By Nina B. Ries (Founder & Principal, Ries Law Group)
As a business owner and as an attorney who works with a large variety of small to mid-sized businesses as clients, I come into contact with men and women business owners in a variety of industries. I have been impressed by a great number of women entrepreneurs I have represented. Their energy, drive and focus seem boundless. Their ideas and vision tend to be clear and well thought out.
Despite this, women can have a tendency to think small. They are sometimes inclined to take a “hobby” approach to their careers and businesses, putting other interests ahead of their own and minimizing the significance of their business, all of which can have the effect of stunting their business’s growth.
For instance, they may be less likely to incorporate their business, exposing them to personal liability. They can be slow to seek legal assistance, operating for months or years before speaking with an attorney about formation issues, contracts, non-disclosure agreements and their operations, all of which can cost them time and money, and some of which may unnecessarily expose them to serious risk. (Unfortunately, this is an area where what you don’t know can cost you dearly – including what you don’t even know to ask!)
Women may be more reluctant to accept their success, which can result in delays in hiring staff, unnecessarily increasing their stress levels and the pressure on them as business owners.
And, due to their generous nature, women can also inadvertently leave too much on the table by failing to negotiate deal terms, giving away too much for free, by overpaying for goods or services, or by sharing information when they would be wise to protect it from competitors.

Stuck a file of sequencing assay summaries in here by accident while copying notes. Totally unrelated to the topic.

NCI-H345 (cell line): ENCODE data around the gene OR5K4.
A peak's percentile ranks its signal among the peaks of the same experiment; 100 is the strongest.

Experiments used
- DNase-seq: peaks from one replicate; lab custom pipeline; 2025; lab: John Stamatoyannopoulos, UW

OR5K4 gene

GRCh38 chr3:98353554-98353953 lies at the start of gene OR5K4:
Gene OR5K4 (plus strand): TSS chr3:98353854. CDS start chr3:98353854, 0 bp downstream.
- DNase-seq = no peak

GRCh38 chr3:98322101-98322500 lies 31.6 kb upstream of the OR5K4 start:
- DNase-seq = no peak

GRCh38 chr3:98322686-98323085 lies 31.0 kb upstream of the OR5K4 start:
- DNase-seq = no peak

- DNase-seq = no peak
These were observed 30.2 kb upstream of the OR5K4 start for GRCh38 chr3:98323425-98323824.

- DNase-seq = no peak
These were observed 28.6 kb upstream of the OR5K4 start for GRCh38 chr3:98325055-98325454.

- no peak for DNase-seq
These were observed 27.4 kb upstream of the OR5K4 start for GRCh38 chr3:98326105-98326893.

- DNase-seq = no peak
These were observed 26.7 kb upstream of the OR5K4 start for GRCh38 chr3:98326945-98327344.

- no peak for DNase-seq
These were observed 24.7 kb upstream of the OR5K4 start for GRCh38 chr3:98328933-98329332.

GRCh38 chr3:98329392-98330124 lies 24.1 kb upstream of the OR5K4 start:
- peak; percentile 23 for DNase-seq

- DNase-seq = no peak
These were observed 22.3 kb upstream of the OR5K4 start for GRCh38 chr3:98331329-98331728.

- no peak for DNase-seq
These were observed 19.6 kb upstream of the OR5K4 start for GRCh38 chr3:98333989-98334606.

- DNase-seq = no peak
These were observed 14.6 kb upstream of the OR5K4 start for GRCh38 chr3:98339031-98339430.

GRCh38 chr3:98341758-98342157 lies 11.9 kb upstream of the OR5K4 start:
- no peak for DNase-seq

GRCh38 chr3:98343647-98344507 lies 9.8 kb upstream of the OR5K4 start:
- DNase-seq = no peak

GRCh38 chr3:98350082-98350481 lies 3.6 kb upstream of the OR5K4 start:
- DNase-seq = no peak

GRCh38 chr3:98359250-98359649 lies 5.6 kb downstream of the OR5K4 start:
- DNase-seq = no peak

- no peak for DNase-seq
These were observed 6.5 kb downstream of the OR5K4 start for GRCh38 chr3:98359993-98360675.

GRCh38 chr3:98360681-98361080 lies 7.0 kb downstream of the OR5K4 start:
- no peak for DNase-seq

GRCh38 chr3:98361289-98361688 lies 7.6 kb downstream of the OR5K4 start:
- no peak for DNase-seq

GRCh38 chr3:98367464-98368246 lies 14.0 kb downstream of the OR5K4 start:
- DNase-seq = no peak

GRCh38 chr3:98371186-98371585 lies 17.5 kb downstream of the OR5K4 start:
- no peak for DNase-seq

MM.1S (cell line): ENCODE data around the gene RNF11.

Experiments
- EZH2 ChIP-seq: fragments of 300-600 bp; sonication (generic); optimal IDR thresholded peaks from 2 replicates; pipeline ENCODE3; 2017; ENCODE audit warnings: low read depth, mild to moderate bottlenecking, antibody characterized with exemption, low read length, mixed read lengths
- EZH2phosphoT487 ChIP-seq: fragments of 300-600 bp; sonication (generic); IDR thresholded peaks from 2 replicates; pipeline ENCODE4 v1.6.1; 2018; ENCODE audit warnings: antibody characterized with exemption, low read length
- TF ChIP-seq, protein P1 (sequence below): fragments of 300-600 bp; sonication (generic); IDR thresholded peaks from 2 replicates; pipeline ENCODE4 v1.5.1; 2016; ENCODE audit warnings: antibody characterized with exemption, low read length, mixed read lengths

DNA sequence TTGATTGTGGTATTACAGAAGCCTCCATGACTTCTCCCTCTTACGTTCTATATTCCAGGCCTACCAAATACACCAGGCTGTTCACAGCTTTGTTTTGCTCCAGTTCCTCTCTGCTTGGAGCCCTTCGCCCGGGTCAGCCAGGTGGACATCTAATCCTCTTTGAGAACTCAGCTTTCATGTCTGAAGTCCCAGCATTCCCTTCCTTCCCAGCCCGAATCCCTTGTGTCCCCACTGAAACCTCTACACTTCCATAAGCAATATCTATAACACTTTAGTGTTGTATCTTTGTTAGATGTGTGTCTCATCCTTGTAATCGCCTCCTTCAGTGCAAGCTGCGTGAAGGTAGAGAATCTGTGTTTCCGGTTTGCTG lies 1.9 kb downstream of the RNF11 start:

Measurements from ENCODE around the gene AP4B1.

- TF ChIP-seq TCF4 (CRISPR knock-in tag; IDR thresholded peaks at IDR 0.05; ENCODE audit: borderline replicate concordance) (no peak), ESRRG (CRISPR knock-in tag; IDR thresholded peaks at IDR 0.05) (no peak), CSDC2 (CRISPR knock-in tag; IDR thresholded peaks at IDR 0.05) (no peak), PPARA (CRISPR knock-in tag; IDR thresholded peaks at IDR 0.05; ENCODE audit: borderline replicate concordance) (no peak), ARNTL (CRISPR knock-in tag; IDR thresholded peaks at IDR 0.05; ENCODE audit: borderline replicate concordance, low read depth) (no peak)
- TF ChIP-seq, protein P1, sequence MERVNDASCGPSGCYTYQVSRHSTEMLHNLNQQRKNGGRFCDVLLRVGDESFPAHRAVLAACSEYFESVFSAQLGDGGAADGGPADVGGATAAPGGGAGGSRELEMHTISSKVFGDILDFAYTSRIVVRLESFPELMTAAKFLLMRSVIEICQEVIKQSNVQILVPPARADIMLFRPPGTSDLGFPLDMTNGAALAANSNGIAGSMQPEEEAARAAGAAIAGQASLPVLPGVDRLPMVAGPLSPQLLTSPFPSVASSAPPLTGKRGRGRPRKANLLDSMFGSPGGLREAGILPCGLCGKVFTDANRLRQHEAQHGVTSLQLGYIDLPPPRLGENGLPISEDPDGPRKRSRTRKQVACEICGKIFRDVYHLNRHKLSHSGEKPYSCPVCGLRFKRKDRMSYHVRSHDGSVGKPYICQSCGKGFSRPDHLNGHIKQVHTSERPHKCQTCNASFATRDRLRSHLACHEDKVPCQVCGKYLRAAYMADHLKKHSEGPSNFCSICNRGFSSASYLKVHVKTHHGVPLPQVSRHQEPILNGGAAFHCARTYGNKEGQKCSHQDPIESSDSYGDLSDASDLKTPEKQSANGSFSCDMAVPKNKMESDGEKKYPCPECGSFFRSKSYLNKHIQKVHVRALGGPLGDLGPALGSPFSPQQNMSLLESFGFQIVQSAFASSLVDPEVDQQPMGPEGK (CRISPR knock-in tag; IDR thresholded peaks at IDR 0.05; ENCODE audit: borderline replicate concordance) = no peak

Given that their ideas tend to be so strong, women would be wise to remain confident, and blaze forward with an expectation of success. They should establish their business not just for the day, but with the 5-year, 10-year and 20-year plans in mind.
Women should affirmatively seek out the advice and counsel of an attorney, and install an informal advisory board to help with growth. They should be prepared to accept success once they see it, and hire employees or install systems to get the work done more quickly, more efficiently, and with less expense so they can continue focusing on the business (and getting more of it).
While relevant to all business owners, women in particular should take measures to protect their company’s proprietary information, particularly where that information gives them a competitive edge.
Finally, women should be mindful that negotiation is expected in all business dealings, and should not hesitate to ask for a better deal or different terms.
The foregoing is provided for informational purposes only, is not an advertisement, does not constitute legal advice or legal opinion, and does not create an attorney-client relationship. The content may not apply to the specific facts or a particular matter. You should not act or rely on any information contained in this article without first seeking the advice of an attorney licensed to practice in your jurisdiction.
Women 2.0 readers: What do you think women should do to reach the top? Let us know in the comments!
About the guest blogger: Nina B. Ries is Founder and Principal at Ries Law Group in Santa Monica, California. She brings extensive experience in business litigation to her clients. She has litigated a variety of complex matters and countless cases involving breaches of a variety of contracts, business torts, 17200 claims, real estate disputes, employment matters, class action defense and intellectual property (including trademark, trade secret and unfair competition) on behalf of entrepreneurs, small businesses and Fortune 500 companies.